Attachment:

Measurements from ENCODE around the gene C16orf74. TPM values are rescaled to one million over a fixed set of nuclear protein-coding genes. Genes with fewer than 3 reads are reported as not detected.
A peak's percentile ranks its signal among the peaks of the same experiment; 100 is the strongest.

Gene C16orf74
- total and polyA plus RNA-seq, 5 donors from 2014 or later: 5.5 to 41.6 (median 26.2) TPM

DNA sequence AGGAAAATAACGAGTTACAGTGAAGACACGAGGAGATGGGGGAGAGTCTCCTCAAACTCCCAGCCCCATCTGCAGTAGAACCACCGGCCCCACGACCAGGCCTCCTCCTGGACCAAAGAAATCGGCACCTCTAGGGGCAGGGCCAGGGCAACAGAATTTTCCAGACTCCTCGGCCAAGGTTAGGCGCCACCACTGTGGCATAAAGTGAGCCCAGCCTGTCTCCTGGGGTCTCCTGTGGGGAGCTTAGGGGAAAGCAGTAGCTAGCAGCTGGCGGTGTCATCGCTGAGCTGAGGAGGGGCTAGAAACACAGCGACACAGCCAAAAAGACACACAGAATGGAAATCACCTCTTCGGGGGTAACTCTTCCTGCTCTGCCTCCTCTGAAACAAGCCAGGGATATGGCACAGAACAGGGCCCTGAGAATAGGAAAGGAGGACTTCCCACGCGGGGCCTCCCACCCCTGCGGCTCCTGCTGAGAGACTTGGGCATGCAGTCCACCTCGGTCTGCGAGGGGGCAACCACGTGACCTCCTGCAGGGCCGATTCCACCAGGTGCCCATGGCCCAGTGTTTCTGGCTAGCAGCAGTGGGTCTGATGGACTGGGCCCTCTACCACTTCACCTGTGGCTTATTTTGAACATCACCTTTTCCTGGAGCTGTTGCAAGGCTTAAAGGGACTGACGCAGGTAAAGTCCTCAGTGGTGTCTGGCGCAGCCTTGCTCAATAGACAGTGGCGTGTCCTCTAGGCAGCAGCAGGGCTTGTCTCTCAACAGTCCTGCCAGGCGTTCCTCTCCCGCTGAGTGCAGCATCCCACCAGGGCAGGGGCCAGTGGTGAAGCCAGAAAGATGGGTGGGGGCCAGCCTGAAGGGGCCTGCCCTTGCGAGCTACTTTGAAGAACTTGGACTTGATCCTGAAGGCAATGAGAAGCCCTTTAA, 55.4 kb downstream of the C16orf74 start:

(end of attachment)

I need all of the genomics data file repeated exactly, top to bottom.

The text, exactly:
Measurements from ENCODE around the gene C16orf74. TPM values are rescaled to one million over a fixed set of nuclear protein-coding genes. Genes with fewer than 3 reads are reported as not detected.
A peak's percentile ranks its signal among the peaks of the same experiment; 100 is the strongest.

Gene C16orf74
- total and polyA plus RNA-seq, 5 donors from 2014 or later: 5.5 to 41.6 (median 26.2) TPM

DNA sequence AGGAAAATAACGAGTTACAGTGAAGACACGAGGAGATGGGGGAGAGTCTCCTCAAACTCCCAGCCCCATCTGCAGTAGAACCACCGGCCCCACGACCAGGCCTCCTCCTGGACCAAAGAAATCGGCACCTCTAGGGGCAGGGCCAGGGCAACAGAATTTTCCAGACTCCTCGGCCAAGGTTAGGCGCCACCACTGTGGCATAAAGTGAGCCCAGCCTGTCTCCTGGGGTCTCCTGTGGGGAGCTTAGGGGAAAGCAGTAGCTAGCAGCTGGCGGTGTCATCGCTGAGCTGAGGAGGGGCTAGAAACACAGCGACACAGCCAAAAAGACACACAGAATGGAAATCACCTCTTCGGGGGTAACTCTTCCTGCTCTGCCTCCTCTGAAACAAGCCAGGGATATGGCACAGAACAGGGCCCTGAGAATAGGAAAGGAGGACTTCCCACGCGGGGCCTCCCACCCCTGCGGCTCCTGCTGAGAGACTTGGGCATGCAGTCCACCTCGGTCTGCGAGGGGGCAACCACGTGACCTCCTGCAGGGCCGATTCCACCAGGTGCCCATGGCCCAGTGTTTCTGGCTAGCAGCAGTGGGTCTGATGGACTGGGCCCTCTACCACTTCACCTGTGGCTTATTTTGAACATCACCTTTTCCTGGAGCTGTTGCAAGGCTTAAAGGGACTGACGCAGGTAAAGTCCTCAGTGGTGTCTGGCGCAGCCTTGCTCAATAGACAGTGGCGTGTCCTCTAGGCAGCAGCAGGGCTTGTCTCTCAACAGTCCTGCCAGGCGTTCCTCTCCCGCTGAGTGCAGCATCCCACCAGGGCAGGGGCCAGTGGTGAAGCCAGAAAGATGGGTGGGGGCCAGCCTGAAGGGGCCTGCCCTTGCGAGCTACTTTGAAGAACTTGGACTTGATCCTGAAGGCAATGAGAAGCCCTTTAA, 55.4 kb downstream of the C16orf74 start: